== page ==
At first it is impossible to find them. The seals pile onto the ledges at low tide as if they were part of the rocks. You have to know that they are there, always there, before you can separate them into categories: animal and mineral.
Today, they are lying in a heap of 20 to 30, belly up to the sun, portraits of contentment. From time to time, in the heat that has warmed even this Maine bay, one flips over like a baby and slips casually into the ocean. Another bellies up the rocks again and settles into a new place.
It is enormously peaceful at our seal-watching post. The cormorants that took off from the water, flapping madly as we came near their home, return. The seal, accustomed to the lobstermen who work their territory, are equally tolerant of us. We, in turn, respect their own sense of distance.
From time to time, their curiosity competes with their wariness and they surround the boat watching us watching them.
It has been months now since I last seal-watched here. Yet, they are doing precisely what they did last year, and what they wil do next year.
Today, I find that reassuring. I have come here directly from Detroit, from one world and sense of reality to another. From one culture to another. From the urgency and frenzy of important people doing important things to the timelessness of the bay.
In a week that passed, people made "news." Things changed. A new group came to power. A man was nominated to be president, another nominated to be vice president.
At the same time, every day on these ledges, the seals turned their bellies to the sun at low tide, and slid into the water.
Which was real, realer, realest"
Sitting in the boat, drifting too near the ledges, I wonder again whether this place is an escape from reality or an escape into it. Which is the constant? The things that change or those that do not? The world people "make" or the world they live in?
Yes, I know the placidity of life at this ledge can be an illusion. It is always easier to have a long perspective on other peoples, other species, other times. In the past year, I am sure that much has happened to my small colony of seals: births, deaths, migrations, seasons.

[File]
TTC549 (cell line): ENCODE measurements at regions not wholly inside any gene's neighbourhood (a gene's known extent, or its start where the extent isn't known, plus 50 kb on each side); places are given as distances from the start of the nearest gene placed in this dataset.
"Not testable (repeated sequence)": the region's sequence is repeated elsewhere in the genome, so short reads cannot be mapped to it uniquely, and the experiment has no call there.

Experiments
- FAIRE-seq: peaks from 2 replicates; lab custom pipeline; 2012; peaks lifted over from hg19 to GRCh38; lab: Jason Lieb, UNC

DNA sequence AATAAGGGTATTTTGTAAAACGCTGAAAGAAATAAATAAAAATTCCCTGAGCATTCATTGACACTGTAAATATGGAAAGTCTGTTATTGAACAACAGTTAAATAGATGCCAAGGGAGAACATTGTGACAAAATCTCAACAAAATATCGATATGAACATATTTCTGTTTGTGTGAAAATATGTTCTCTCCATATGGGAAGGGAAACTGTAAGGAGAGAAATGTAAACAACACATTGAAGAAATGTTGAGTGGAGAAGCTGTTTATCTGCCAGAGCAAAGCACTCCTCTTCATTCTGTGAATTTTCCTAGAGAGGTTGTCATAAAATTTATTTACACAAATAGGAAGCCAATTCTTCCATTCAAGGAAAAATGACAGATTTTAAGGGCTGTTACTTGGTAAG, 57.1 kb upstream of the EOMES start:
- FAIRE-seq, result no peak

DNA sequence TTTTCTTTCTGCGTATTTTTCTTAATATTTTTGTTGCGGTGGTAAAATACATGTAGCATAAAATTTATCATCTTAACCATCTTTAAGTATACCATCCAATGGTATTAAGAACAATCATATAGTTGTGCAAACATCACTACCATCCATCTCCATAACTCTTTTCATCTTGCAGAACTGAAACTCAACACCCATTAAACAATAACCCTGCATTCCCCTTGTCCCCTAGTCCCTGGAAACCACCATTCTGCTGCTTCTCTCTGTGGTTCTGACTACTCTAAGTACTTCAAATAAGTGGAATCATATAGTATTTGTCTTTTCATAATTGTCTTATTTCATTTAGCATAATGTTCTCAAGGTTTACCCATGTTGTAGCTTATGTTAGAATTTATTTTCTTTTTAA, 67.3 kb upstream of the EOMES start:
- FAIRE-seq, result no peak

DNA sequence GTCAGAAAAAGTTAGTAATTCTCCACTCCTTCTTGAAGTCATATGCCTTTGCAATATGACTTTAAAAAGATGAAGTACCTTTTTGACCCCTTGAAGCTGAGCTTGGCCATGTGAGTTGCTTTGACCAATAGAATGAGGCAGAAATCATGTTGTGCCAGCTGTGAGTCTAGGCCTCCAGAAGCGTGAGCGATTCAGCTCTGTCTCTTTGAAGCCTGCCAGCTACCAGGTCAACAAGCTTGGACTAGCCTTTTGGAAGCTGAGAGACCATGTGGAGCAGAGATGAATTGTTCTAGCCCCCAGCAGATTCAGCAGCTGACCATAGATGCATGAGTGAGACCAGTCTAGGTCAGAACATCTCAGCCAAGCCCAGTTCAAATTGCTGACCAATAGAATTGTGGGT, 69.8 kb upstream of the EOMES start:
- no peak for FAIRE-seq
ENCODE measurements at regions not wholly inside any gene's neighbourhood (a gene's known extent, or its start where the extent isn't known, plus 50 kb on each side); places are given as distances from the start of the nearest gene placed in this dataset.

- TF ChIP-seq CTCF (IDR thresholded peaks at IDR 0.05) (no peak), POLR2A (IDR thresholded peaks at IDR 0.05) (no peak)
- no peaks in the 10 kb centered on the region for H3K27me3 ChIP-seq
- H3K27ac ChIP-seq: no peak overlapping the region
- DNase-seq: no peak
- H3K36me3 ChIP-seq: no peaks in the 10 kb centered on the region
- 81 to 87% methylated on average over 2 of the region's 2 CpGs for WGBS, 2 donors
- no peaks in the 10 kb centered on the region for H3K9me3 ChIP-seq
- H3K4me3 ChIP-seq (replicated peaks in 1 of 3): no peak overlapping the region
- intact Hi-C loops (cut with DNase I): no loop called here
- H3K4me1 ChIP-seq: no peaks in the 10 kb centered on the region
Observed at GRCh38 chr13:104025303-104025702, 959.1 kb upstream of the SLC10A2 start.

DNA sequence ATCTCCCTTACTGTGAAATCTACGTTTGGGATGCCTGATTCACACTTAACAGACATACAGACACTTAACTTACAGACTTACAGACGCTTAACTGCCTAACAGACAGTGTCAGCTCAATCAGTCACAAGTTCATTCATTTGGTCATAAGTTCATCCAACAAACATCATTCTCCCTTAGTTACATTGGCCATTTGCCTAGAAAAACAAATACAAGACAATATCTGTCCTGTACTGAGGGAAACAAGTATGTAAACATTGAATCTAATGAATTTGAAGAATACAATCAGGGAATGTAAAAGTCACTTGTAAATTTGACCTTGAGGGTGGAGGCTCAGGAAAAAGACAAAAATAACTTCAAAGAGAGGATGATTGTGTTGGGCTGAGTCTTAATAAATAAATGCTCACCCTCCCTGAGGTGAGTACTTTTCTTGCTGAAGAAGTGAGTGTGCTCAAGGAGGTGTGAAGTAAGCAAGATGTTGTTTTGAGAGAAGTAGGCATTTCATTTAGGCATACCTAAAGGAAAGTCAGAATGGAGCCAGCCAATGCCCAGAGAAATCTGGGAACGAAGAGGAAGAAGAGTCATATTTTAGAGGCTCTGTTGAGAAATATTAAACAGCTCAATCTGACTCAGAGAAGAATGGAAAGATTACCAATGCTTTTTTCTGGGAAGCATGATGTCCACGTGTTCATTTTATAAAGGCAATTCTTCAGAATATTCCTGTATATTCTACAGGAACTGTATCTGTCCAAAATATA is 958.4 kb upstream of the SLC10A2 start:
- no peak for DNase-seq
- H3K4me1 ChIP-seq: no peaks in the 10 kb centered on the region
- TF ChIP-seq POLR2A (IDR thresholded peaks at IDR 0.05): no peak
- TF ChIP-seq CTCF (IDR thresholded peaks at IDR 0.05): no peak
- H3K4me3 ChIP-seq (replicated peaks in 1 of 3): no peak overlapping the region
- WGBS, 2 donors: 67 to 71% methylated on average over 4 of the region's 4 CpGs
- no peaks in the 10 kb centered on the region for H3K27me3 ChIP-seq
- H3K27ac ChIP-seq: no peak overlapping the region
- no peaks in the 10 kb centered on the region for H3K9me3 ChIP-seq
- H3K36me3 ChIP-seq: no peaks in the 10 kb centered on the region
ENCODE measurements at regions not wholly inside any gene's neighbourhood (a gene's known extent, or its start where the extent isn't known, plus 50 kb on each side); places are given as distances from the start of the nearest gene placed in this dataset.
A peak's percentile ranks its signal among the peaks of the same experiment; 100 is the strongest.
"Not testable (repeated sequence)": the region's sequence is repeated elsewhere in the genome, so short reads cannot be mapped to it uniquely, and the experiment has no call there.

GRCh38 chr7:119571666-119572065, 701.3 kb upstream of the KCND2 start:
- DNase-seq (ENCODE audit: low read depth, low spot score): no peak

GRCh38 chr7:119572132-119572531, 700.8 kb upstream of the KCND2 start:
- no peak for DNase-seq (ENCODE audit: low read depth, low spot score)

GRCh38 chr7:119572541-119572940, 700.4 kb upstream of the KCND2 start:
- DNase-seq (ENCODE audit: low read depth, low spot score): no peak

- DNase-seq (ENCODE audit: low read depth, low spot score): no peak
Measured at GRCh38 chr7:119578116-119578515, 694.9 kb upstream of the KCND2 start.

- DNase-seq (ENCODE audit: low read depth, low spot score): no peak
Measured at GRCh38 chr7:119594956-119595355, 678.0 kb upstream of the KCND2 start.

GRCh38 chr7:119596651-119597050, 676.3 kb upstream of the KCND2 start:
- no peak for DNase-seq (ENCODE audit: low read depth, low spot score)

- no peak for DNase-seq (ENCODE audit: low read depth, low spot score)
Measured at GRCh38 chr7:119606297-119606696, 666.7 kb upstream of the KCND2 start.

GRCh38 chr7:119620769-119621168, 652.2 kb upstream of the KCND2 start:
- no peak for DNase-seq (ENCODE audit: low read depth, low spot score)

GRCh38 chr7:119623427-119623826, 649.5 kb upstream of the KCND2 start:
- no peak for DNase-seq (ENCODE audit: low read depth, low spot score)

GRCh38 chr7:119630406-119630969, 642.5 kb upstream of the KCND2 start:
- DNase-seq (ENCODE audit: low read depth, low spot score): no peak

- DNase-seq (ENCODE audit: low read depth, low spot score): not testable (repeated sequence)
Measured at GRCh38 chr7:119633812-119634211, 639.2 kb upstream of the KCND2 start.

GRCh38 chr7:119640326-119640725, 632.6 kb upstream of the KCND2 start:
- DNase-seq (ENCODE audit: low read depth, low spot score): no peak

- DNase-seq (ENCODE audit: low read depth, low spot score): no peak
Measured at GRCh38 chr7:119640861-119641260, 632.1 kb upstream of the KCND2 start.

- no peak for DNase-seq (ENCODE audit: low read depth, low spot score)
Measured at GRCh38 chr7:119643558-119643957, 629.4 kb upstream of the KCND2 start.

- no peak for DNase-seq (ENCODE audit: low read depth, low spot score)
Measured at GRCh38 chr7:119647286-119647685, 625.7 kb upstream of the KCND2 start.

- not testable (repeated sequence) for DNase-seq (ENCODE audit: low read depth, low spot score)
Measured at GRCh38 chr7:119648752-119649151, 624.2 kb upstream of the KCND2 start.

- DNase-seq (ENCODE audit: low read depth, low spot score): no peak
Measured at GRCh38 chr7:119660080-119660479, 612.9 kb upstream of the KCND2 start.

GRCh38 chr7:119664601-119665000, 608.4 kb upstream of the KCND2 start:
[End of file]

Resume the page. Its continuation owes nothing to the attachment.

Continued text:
Yet I am much more impressed by their sameness -- the same heaps, the same curiosity, the same life cycle. It reminds me of our own, human sameness. That seems to me realer, surely realer than the drama of the "powerful" and the power of change.
In Detroit, in our public life and pubic places, we see and hear people who are more impressed by altering the world than by finding a way to live in it. The powerful are, almost by definition, change agents. They assume that we can -- should -- take hold of events and move them. They are the directors, the shapers.
Even the politicians who last week talked of "the eternal verities" and "fundamentals" and "everlasting" do not think of themselves as passengers in a larger life but as conductors. It comes with the territory of politics.
The others, people wo believe that change is a kind of human vanity, are rarely seen on platforms. Those who believe that the current is more powerful and important than our efforts to fight it, or turn it, do not run for office.
I suppose they stop striving, and choose to do no harm. They watch the seals and go with the flow. They turn to simplicity or irony or poetry, not politics. They drop out, or drop back, and leave the world to the makers, the shapers.
Most of us get caught in our own dailiness, importance and change. We do what people have always done: maintain the sense -- the illusion? -- that we control our lives.
But in this Maine Bay, as we find ourselves beached unceremoniously on the ledges, a colony of seals is my reminder of the other reality. I watch the seals watching us as we struggle to push off the rocks. We are too impatient to wait for the tide.